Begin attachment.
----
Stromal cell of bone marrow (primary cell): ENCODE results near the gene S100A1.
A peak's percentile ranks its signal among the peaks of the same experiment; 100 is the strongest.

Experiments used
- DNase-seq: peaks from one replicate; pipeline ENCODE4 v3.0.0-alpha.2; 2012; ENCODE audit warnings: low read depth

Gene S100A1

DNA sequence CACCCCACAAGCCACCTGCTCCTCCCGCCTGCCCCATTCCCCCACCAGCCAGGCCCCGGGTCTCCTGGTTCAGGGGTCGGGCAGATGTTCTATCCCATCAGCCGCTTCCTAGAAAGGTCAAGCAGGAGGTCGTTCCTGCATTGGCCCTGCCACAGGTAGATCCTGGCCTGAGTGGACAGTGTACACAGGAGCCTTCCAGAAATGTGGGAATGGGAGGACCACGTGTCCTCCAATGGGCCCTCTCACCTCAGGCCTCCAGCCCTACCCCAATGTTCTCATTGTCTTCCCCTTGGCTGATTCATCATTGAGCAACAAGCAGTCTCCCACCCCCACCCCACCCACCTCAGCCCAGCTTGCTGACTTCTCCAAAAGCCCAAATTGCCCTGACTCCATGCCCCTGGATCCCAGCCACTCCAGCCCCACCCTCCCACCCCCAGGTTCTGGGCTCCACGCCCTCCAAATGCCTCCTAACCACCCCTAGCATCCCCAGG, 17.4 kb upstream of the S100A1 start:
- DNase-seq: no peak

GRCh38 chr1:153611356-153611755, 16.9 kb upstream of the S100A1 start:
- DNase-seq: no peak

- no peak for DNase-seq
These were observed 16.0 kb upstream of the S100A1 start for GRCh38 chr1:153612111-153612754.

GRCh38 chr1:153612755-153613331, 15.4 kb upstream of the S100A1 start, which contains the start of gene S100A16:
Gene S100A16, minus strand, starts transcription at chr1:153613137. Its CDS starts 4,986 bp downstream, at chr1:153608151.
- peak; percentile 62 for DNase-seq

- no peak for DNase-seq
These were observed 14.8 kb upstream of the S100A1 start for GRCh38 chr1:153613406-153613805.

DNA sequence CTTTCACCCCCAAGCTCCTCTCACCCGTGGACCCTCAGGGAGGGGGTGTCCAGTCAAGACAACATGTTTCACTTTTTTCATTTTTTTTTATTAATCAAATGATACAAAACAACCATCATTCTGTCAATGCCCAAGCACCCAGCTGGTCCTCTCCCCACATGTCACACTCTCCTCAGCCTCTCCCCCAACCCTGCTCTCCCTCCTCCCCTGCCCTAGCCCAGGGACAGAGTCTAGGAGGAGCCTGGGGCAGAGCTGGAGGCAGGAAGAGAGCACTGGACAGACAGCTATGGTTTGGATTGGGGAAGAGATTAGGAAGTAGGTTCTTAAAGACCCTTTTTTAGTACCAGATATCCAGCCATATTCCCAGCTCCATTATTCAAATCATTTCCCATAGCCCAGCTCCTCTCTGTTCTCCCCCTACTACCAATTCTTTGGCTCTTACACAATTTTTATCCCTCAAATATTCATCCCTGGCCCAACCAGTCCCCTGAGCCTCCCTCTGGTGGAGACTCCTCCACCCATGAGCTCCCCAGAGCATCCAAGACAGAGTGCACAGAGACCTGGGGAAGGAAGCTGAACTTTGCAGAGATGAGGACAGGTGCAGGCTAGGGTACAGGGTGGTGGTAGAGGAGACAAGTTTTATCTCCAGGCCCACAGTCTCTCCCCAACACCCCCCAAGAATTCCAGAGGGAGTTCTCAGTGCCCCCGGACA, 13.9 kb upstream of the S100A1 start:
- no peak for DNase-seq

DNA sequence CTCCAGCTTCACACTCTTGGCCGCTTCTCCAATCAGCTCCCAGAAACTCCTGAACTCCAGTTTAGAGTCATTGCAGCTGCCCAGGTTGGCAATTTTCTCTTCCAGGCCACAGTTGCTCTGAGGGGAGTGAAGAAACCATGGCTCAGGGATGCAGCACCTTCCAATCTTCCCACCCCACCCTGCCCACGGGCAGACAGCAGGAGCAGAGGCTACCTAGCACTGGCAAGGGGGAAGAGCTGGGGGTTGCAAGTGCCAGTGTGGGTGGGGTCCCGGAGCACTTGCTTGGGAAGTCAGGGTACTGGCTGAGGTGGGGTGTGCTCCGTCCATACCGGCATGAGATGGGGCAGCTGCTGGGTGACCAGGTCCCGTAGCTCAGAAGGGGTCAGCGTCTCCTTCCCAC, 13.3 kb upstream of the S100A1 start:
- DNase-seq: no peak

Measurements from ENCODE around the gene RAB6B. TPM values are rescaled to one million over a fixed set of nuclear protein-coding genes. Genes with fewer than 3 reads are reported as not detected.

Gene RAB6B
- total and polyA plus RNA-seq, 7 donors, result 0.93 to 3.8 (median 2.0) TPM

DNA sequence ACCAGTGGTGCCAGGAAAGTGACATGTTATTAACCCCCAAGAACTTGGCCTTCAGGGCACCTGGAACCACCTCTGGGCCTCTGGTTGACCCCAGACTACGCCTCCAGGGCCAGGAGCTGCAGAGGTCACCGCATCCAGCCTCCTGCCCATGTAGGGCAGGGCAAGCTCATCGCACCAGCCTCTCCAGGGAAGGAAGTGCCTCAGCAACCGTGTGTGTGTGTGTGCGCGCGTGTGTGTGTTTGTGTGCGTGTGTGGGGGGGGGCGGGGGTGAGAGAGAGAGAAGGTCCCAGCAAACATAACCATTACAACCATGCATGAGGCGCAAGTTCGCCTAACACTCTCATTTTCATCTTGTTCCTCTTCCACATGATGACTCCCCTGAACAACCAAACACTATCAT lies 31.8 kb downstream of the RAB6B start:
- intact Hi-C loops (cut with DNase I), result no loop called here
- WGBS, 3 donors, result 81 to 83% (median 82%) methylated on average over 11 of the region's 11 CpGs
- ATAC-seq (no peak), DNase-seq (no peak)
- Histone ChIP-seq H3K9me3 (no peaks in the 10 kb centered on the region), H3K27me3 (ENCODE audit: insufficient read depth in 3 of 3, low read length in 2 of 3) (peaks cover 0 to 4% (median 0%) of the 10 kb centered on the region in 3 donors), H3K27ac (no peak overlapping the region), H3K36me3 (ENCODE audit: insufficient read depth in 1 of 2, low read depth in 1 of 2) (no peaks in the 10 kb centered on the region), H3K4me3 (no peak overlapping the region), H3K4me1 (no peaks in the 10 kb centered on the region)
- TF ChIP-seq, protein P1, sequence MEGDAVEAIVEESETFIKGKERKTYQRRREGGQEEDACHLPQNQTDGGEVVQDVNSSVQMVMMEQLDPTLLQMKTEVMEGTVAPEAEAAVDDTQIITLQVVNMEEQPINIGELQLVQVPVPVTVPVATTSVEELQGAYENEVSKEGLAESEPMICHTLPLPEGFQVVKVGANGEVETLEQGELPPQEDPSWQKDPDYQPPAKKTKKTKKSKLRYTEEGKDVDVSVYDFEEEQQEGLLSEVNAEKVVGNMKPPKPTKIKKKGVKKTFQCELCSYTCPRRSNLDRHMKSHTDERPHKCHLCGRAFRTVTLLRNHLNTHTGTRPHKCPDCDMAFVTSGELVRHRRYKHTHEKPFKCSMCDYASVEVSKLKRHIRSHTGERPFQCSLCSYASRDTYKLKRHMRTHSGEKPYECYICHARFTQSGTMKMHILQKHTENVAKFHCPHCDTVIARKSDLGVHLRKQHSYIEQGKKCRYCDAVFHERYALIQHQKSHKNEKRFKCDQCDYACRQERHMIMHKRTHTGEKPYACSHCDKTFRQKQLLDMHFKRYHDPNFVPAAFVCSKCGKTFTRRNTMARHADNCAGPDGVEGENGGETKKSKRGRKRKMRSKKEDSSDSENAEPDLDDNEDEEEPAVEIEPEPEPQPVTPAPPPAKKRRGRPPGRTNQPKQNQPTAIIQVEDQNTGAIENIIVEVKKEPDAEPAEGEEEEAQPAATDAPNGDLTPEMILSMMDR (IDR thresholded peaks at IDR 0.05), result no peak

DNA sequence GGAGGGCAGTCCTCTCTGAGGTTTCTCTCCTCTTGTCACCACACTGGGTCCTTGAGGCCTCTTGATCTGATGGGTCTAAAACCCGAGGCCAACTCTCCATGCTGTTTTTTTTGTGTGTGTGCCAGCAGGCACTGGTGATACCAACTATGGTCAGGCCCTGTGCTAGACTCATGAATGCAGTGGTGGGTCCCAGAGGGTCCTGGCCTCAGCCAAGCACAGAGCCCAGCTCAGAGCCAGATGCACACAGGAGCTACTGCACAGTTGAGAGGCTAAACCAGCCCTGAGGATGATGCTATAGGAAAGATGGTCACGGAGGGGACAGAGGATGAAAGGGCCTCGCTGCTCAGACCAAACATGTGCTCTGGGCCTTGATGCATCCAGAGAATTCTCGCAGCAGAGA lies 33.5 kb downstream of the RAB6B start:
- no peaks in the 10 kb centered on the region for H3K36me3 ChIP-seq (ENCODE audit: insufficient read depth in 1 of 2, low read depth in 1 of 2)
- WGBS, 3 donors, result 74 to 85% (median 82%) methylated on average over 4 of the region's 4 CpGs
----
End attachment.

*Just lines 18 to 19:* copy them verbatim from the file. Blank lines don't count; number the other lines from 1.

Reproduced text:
- no peak for DNase-seq

DNA sequence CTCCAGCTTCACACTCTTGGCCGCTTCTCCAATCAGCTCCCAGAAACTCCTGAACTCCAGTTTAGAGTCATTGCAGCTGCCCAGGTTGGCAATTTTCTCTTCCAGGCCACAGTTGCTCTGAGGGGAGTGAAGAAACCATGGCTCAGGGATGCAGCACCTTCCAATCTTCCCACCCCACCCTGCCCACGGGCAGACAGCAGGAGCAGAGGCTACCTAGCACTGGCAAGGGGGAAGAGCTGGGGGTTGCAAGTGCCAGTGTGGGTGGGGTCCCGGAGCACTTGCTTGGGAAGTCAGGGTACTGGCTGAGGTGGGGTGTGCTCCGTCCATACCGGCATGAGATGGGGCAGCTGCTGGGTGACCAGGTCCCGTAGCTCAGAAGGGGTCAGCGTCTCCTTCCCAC, 13.3 kb upstream of the S100A1 start: